His scheme of education aimed at the overall development, both intellectual and physical of all individuals in the state. It was compulsory and state-controlled. People who clear the examinations at each stage were given further education and people were divided into classes based on their education.

RELEVANCE OF ‘THE REPUBLIC’ IN THE MODERN PERIOD

Plato’s idea of an ideal state helped lay the foundations of political science. His ideal state was a product of the turbulent conditions prevalent in Athens at that time. Athens had a corrupt democracy, class conflicts, and factionalism, and anyone who questioned the authorities, like Socrates, was executed.

Plato wanted a kind of aristocracy in his state. An aristocracy that knows and is trained to govern the people, philosophers based on knowledge and reason. He felt that only knowledgeable people governed by reason will be fit to rule and conduct the state. His idea was that the best governs the other members of society. Through education and years of training, these rulers make laws and take decisions on what is best for the state. Their laws and decisions will be dominated by reason and would serve the best interests of the people. With respect to soldiers, individuals trained physically and taught natural and mathematical sciences along with music acted as guardians of the state. People who showed quality in governing and protecting became rulers and soldiers respectively. Today’s society should also be ruled by people governed by reason and knowledge rather than people governed by bodily appetites.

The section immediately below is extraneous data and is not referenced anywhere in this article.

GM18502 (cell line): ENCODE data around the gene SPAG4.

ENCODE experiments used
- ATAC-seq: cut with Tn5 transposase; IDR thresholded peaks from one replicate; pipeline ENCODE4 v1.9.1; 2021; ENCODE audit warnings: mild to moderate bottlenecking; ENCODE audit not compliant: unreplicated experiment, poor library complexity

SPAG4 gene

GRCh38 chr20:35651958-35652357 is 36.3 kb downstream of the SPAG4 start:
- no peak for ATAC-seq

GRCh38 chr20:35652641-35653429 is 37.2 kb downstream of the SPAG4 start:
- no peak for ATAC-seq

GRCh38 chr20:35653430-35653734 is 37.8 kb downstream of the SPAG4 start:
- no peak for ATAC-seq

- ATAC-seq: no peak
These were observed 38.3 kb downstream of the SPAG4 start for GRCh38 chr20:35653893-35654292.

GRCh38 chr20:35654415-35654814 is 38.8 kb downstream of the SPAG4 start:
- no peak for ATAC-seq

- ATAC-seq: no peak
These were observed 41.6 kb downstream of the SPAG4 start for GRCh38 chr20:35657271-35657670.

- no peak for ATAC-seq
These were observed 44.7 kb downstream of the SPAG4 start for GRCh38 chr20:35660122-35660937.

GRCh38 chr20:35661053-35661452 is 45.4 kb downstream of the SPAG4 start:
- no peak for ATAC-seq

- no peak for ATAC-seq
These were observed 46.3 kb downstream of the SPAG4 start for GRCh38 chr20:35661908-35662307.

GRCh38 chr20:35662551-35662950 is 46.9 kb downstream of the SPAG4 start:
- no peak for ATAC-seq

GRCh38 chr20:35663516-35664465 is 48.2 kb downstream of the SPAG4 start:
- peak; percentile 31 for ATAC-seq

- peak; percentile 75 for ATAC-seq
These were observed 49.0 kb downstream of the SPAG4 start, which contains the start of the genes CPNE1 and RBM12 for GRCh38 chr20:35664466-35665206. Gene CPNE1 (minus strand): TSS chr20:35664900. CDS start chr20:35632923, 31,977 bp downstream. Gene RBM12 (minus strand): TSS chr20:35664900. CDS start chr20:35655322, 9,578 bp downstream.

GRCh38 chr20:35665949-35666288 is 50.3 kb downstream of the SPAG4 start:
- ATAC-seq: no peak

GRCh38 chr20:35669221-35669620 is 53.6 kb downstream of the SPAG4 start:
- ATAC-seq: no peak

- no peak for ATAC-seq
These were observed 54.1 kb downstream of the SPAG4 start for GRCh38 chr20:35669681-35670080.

In order to ensure that the rulers and soldiers did not become slaves of luxury and glory, Plato had communism of family and property. In the third class, the workers were allowed to have families and properties but the rulers and soldiers were not allowed to have family ties or private property. The guardian class was not to be tempted by money or reputation. They owed nothing and were provided with food and shelter by the state. Families have elements of sentiments and affection and bring with them the idea of ‘thine and mine’. Communism thus removes the conflict between personal interest and objectives of the state and abolishes corruption and degeneration in the state.